Ricky Skaggs’ debut for Sugar Hill Records, Sweet Temptation was Skaggs’ second album overall when it was released in 1979. The album features backing vocals from Emmylou Harris, and is influenced sonically by her solo efforts.
The Carter Stanley composition “I’ll Take The Blame” was the album’s sole single reaching #86. A gorgeous stone cold traditional country ballad, it features Harris prominently on backing vocals and the overall track rests on the high twang of their vocals, a hit or miss depending on the style of country you find most appealing. I happen to love the bluegrass twang, but can see where others may not be able to warm up to it.
“Little Cabin Home On The Hill,” collaboration by Lester Flatt, John Hartford and Bill Monroe is another fiddle centric ballad, this time finding our protagonist mending a broken heart by crying out his pain in his cabin home. This bluegrass tune is stellar, as Skaggs and Harris’ vocals blend seamlessly and the mournful fiddle echoes the ache felt by the main character.
The fiddle also takes center stage on “Put It Off Until Tomorrow,” co-written by Dolly Parton and Bill Owens. Parton released the tune herself three years later as a duet with Kris Kristofferson from a double album entitled The Winning Hand, a project consisting of unreleased tracks on the Monument label. Skaggs’ version once again finds Harris on backing vocals, and the tune straddles the space between country and bluegrass, finding a nice home somewhere in the middle. I like the subdued atmosphere of Skaggs’ version the best although Parton provides a nice prospective by flipping the gender roles.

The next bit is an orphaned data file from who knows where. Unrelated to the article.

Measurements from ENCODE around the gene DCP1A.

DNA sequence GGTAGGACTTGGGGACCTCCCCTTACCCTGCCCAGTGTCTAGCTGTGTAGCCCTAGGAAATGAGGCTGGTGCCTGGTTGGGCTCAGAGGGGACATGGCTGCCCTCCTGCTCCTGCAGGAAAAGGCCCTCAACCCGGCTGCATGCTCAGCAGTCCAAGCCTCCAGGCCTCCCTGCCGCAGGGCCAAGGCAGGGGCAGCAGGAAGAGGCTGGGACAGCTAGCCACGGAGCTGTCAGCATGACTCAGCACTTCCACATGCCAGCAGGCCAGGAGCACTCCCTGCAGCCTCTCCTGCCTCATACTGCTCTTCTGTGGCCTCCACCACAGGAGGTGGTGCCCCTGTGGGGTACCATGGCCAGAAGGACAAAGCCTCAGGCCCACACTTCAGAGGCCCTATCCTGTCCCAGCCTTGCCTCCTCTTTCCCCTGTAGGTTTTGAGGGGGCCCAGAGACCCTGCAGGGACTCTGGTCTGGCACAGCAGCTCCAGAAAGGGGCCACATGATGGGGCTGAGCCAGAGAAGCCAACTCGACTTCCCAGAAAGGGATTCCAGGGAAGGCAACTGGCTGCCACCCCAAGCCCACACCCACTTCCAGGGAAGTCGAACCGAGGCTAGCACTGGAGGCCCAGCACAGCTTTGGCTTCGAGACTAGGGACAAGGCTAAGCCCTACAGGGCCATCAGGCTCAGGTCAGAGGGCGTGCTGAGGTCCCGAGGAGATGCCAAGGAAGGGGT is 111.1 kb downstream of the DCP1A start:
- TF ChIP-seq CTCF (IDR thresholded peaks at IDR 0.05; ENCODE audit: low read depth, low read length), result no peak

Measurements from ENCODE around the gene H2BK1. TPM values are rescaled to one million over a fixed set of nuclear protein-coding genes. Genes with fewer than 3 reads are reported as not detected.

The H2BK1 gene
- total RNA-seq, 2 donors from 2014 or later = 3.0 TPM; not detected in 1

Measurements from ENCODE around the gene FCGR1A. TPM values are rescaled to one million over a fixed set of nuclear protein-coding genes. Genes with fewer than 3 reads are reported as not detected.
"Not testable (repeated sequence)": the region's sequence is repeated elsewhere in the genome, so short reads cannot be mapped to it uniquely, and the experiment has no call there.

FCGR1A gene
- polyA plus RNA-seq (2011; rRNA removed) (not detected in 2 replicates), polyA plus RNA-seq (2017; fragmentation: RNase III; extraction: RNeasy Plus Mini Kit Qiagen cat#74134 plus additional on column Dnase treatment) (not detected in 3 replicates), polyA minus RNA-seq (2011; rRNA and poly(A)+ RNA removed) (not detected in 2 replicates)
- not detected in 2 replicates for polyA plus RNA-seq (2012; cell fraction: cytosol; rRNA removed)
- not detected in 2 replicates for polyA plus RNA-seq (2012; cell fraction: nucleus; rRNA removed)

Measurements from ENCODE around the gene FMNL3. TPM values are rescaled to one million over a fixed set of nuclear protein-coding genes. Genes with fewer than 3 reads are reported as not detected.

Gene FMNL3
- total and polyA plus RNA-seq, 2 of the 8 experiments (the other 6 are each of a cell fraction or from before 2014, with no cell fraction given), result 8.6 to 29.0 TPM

Skaggs keeps Sweet Temptation alive with a few banjo and dobro centric tunes in the middle of the album. “Baby I’m In Love With You” is a fabulously plucky love song that takes after old-time country, Stanley’s “Baby Girl” is a delightful traditional bluegrass thumper, while “I Know What It Means to be Lonesome” has a wonderfully fast acoustic arrangement that doesn’t quite fit with the sad themes of the song and Skaggs’ vocals are a rare misstep as he sings the track in too high a key. Skaggs rectifies this on “I’ll Stay Around,” another traditional bluegrass tune that ranks among my favorite tracks on the album.
The title track written by Cliffie Stone and Merle Travis is another masterful tune and an album highlight. I love everything about the song from the wonderful combination of dobro and steel that lead the arrangement, to Skaggs’ pitch perfect vocals. Travis also sang the song, (his version can be heard HERE), but I much prefer the vibrancy Skaggs brings to the song.
The quietest song on the album, Stanley’s “Could You Love Me On More Time” puts Skaggs’ vocal front and center, backing him solely with an acoustic guitar. In lesser hands this naked approach could’ve been disastrous, but Skaggs pulls it off with effortless ease.
The most blatantly country track on the project is “Forgive Me,” which Wayne Walker wrote with G. Paul Sullivan. Another stellar tune, it somewhat foreshadows the direction Skaggs would take in the 80s, when he became a genre superstar. It’s another standout track on the album.
What surprises me about Sweet Temptation is the level in which Skaggs knows himself as an artist. He was only in his early 20s in 1979 and yet he sang with a confidence of someone twice to three times his age. This keeps Sweet Temptation from sounding like a less then project, an early representation of an artist still learning where he fits in the country music landscape. Instead its essential listening from an artist who hadn’t yet hit his prime, although you wouldn’t know that from listening to this.